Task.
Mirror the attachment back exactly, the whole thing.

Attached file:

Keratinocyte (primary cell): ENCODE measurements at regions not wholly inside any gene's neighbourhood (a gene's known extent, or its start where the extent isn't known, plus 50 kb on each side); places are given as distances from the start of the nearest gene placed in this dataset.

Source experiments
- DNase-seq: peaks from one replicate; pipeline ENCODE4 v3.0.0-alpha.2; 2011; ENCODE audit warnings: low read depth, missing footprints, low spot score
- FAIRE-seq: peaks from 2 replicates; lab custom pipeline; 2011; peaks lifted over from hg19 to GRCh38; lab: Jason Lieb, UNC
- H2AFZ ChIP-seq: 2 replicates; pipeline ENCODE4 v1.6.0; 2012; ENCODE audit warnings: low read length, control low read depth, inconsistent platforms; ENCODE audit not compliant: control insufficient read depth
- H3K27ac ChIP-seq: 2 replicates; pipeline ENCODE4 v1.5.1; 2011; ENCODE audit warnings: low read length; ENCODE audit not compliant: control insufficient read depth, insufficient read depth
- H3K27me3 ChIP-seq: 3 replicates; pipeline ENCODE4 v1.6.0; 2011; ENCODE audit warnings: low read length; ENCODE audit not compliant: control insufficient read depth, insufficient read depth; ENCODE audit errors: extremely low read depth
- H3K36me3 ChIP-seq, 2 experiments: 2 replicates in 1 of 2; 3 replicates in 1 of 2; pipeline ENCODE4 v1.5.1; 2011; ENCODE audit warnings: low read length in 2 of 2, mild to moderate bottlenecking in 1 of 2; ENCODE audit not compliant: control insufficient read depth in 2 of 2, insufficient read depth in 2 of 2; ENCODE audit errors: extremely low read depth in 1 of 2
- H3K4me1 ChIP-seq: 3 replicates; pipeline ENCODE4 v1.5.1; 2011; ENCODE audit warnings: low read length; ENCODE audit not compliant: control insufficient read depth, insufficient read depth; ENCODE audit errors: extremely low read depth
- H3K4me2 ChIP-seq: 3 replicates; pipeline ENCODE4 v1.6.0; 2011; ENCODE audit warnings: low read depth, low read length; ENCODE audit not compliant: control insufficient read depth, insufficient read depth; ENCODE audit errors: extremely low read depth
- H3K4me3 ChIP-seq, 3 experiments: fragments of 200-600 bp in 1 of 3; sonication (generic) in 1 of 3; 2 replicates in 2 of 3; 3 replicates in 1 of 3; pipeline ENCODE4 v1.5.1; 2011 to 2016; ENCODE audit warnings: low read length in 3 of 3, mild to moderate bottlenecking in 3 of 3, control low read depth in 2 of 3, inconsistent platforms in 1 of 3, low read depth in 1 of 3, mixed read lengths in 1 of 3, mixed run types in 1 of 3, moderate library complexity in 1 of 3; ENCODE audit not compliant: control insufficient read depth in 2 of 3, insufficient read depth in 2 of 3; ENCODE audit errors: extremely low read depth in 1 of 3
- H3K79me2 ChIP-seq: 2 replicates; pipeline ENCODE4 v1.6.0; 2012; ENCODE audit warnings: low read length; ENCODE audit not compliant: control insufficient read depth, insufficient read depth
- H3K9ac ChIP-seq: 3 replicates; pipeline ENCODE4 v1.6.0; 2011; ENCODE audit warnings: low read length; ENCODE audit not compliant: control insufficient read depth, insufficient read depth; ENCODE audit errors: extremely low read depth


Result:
Keratinocyte (primary cell): ENCODE measurements at regions not wholly inside any gene's neighbourhood (a gene's known extent, or its start where the extent isn't known, plus 50 kb on each side); places are given as distances from the start of the nearest gene placed in this dataset.

Source experiments
- DNase-seq: peaks from one replicate; pipeline ENCODE4 v3.0.0-alpha.2; 2011; ENCODE audit warnings: low read depth, missing footprints, low spot score
- FAIRE-seq: peaks from 2 replicates; lab custom pipeline; 2011; peaks lifted over from hg19 to GRCh38; lab: Jason Lieb, UNC
- H2AFZ ChIP-seq: 2 replicates; pipeline ENCODE4 v1.6.0; 2012; ENCODE audit warnings: low read length, control low read depth, inconsistent platforms; ENCODE audit not compliant: control insufficient read depth
- H3K27ac ChIP-seq: 2 replicates; pipeline ENCODE4 v1.5.1; 2011; ENCODE audit warnings: low read length; ENCODE audit not compliant: control insufficient read depth, insufficient read depth
- H3K27me3 ChIP-seq: 3 replicates; pipeline ENCODE4 v1.6.0; 2011; ENCODE audit warnings: low read length; ENCODE audit not compliant: control insufficient read depth, insufficient read depth; ENCODE audit errors: extremely low read depth
- H3K36me3 ChIP-seq, 2 experiments: 2 replicates in 1 of 2; 3 replicates in 1 of 2; pipeline ENCODE4 v1.5.1; 2011; ENCODE audit warnings: low read length in 2 of 2, mild to moderate bottlenecking in 1 of 2; ENCODE audit not compliant: control insufficient read depth in 2 of 2, insufficient read depth in 2 of 2; ENCODE audit errors: extremely low read depth in 1 of 2
- H3K4me1 ChIP-seq: 3 replicates; pipeline ENCODE4 v1.5.1; 2011; ENCODE audit warnings: low read length; ENCODE audit not compliant: control insufficient read depth, insufficient read depth; ENCODE audit errors: extremely low read depth
- H3K4me2 ChIP-seq: 3 replicates; pipeline ENCODE4 v1.6.0; 2011; ENCODE audit warnings: low read depth, low read length; ENCODE audit not compliant: control insufficient read depth, insufficient read depth; ENCODE audit errors: extremely low read depth
- H3K4me3 ChIP-seq, 3 experiments: fragments of 200-600 bp in 1 of 3; sonication (generic) in 1 of 3; 2 replicates in 2 of 3; 3 replicates in 1 of 3; pipeline ENCODE4 v1.5.1; 2011 to 2016; ENCODE audit warnings: low read length in 3 of 3, mild to moderate bottlenecking in 3 of 3, control low read depth in 2 of 3, inconsistent platforms in 1 of 3, low read depth in 1 of 3, mixed read lengths in 1 of 3, mixed run types in 1 of 3, moderate library complexity in 1 of 3; ENCODE audit not compliant: control insufficient read depth in 2 of 3, insufficient read depth in 2 of 3; ENCODE audit errors: extremely low read depth in 1 of 3
- H3K79me2 ChIP-seq: 2 replicates; pipeline ENCODE4 v1.6.0; 2012; ENCODE audit warnings: low read length; ENCODE audit not compliant: control insufficient read depth, insufficient read depth
- H3K9ac ChIP-seq: 3 replicates; pipeline ENCODE4 v1.6.0; 2011; ENCODE audit warnings: low read length; ENCODE audit not compliant: control insufficient read depth, insufficient read depth; ENCODE audit errors: extremely low read depth